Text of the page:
I never made a lot of money at those other activities, and one thing this 25-year temporary job did for me was to give me cash for investment. Which is the other thing that makes this transition go better.

Investing and Saving

Because of my squirrel-like upbringing, I have a tendency to pack stuff away for winter. It's not just my bank account, and my IRA, and my brokerage account.  I have nuts buried all over the place -- from penny jars and first edition books, to tiny amounts of stock in direct investment programs.

My investment secret is this: Stock is a cool toy.  If you feel like buying yourself a cool toy (like, say, a wireless mouse) buy stock in the company that makes it instead.  (Or some other company you've already vetted.)  If you buy a toy, you'll have some fun, and then a year or two down the line, you'll have junk to get rid of.  If you buy stock, you still have the value of the stock.  Even if the price goes down, you've got more than you had with the toy.  (And over time, stock prices trend upward.)

And because I am a squirrel, I am always thinking of what value something could have later -- in the long term.  Amusing anecdote from work: long ago I had a coworker who was a neatnik. He would go nuts throwing everything away. But he noticed that when did, I'd often pull stuff out of the trash and stick them in my crowded office (not everything, just a few key items).  Then later, when we had a crisis, I'd pull out one of those items to save the day.  After a while, he started asking "Can I throw this out!" (with an exclamation point at the end, not a question mark) and I'd give him my assessment of the item's possible non-standard usefulness, and then he could decide for himself.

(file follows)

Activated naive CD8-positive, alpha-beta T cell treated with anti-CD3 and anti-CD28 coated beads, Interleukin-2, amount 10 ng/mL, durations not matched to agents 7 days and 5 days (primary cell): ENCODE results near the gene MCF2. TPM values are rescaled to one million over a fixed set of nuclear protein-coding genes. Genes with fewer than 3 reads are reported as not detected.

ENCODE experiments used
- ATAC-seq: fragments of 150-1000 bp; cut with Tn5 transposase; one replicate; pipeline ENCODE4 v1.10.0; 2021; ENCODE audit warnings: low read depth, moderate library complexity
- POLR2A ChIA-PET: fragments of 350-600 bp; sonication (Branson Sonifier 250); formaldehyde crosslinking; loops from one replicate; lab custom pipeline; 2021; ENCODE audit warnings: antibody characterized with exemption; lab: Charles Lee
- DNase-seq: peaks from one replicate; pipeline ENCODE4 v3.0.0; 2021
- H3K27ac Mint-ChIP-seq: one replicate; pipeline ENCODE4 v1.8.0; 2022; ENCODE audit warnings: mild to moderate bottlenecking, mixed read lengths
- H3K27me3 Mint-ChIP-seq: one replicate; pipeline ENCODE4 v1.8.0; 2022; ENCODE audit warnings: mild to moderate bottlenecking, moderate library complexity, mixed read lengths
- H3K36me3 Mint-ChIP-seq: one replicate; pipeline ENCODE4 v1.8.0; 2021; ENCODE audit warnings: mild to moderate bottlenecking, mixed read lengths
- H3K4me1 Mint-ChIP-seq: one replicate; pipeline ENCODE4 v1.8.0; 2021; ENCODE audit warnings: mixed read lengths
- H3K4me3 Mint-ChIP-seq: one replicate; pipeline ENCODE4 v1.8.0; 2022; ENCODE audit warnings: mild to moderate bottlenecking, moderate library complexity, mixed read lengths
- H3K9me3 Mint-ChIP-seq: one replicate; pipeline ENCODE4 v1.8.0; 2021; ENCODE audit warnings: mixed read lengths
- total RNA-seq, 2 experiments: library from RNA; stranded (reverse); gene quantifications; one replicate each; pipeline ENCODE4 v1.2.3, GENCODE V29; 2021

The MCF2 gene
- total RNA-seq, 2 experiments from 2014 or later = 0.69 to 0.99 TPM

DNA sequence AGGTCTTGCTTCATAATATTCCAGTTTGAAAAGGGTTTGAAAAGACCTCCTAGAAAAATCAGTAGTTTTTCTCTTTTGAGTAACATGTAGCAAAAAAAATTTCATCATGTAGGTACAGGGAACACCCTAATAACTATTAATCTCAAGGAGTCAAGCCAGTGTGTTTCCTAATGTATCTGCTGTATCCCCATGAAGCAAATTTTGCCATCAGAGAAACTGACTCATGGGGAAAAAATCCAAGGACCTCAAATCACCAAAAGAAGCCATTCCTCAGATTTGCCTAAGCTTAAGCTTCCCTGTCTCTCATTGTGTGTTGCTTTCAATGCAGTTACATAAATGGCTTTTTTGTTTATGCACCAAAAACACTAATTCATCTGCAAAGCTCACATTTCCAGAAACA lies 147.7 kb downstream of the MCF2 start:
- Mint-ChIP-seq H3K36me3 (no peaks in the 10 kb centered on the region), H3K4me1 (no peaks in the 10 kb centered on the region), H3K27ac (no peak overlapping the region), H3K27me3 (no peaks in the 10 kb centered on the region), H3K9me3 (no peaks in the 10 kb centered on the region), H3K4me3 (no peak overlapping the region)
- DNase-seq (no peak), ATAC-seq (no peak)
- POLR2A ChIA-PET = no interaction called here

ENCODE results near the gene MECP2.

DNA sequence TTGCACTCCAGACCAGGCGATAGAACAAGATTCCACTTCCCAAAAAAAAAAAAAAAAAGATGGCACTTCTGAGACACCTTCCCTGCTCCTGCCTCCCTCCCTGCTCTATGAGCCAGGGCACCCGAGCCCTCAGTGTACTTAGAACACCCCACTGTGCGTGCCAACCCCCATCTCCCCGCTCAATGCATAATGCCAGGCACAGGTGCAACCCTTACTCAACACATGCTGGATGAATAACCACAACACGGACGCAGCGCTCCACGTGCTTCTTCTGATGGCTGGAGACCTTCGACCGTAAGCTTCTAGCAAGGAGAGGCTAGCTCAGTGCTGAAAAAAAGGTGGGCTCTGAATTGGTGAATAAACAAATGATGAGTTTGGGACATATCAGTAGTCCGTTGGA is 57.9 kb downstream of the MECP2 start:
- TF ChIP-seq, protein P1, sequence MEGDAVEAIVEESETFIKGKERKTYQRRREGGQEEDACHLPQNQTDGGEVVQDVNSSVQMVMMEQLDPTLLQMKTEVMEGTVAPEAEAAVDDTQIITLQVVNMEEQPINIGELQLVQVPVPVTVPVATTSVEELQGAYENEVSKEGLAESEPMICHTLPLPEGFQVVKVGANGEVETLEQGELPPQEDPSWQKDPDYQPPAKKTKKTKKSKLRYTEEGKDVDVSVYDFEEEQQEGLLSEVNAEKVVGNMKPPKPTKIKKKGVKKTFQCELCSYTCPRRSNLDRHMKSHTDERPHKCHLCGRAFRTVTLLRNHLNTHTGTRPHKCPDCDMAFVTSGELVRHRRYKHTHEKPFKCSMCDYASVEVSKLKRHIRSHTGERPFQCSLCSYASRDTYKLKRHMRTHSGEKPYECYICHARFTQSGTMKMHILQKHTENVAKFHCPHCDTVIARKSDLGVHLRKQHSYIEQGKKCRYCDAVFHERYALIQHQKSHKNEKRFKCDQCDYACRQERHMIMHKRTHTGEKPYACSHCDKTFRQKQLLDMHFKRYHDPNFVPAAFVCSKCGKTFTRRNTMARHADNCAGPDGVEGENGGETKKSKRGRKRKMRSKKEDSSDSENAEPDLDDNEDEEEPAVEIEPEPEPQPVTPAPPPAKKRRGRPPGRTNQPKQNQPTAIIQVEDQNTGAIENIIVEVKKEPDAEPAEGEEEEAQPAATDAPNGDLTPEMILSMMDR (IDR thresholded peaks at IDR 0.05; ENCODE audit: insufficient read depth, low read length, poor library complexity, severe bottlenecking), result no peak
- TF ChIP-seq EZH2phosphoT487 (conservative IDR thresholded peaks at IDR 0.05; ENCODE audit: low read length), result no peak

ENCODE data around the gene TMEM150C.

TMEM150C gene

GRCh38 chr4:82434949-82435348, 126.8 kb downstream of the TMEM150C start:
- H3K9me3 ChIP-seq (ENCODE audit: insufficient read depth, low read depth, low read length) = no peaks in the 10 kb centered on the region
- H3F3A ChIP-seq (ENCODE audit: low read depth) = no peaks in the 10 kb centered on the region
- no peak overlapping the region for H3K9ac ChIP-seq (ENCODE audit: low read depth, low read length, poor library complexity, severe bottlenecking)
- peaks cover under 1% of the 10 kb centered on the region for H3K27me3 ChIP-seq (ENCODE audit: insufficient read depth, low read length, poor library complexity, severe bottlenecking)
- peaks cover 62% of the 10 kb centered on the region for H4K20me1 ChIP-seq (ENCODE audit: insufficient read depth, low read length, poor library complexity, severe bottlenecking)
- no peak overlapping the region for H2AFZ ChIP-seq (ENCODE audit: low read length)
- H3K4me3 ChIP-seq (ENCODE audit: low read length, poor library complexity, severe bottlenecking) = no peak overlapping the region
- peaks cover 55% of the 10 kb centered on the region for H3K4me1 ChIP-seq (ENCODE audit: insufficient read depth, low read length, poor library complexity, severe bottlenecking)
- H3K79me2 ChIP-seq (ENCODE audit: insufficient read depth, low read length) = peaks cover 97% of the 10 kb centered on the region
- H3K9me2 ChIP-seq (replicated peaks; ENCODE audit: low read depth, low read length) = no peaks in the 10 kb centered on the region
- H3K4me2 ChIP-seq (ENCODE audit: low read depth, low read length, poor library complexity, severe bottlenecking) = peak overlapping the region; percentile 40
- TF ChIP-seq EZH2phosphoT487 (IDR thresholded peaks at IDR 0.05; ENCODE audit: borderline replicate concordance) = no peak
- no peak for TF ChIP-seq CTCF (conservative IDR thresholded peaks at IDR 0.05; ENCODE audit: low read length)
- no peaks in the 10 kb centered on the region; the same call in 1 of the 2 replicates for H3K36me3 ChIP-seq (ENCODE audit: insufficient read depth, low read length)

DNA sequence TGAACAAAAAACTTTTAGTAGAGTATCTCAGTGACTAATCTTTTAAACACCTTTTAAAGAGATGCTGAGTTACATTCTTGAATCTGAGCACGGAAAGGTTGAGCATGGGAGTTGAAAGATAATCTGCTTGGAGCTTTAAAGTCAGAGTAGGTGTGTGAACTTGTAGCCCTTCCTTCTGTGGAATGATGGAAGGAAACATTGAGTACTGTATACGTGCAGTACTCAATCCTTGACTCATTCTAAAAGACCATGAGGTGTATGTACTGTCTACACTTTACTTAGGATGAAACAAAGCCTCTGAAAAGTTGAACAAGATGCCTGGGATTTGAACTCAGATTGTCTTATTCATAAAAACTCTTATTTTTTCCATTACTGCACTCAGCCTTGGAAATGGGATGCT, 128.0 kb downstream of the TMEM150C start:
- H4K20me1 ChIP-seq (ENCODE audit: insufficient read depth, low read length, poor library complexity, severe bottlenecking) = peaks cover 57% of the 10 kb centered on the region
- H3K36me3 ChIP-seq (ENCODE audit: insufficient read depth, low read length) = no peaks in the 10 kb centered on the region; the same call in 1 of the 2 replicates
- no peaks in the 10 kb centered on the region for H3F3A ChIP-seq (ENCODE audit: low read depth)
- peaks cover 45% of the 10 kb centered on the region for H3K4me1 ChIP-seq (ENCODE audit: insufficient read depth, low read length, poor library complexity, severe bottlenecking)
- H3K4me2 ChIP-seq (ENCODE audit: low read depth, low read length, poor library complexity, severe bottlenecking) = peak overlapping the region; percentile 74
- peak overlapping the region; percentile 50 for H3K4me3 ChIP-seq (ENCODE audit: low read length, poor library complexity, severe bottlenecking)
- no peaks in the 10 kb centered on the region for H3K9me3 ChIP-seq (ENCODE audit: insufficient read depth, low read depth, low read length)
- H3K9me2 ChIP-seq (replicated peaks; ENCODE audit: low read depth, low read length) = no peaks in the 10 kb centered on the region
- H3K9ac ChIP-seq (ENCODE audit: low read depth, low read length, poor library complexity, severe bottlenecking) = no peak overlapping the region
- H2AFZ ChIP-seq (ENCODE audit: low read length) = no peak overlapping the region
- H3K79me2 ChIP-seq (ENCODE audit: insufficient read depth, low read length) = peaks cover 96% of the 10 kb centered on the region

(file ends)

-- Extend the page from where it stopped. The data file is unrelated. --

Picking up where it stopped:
Among assets I pack away are my writing and art.  My blog posts are savings bonds.  I don't have time or energy to convert them to cash right now... but down the line, I have some potential books or booklets out of it.  That sketch I did of a policeman and a trench-coated reporter way back at the beginning of this blog... that could adapt into an interesting book cover.

I have a freezer full of rice, and you'd be really shocked at how much you can get out of even 10 square feet of garden, if you work at it and go vertical. (Also if you're home and not too busy to notice whether the beans are setting seeds. Whoops.)  I know how to grow cucumbers and how to bake great bread from scratch.

I think one of the reasons that going over to the freelancing lifestyle is hard for most people is because it's not just about schedule and time. It's not about what you do, it's about how you think -- and that way of thinking takes years to develop. It takes years to know what works for you and what doesn't. Sometimes you do something for one reason, and fail, but you find some other value in it.

In some ways, the freelancing lifestyle is about always making lemonade out of life's lemons.  You fail constantly, so you recycle, and sometimes even come up with something much better than if you'd succeeded.

But here's the thing -- if you know how to do this, if you are adaptable and always ready to think outside the box, and have skills and knowledge to get around barriers, you're often at less risk than you would be with a regular life and job.  Living on your own terms can mean you have more margin for error, and greater options... at least if you do it right.

So now, on the new blog, I will be talking about self-sufficiency, and adaptability, and finances, and about research and history, and about my great grandmother Gramma Lu (whose voluminous memoirs I am transcribing) and other pioneers who created a life for themselves.  I'll also likely talk about the Vortex of Life That Eats Your Writing and other such subjects.

This weekend I'll be talking about my garden plans -- probably a weekly update -- and next week I will talk about a couple who took the idea of self-sufficiency to extremes, back in 1932, and ended up the gurus for a whole movement -- Scott and Helen Nearing.

In the meantime, see you in the funny papers.

Tennis Tournament 1979. See horse peeking out from beyond those barrels.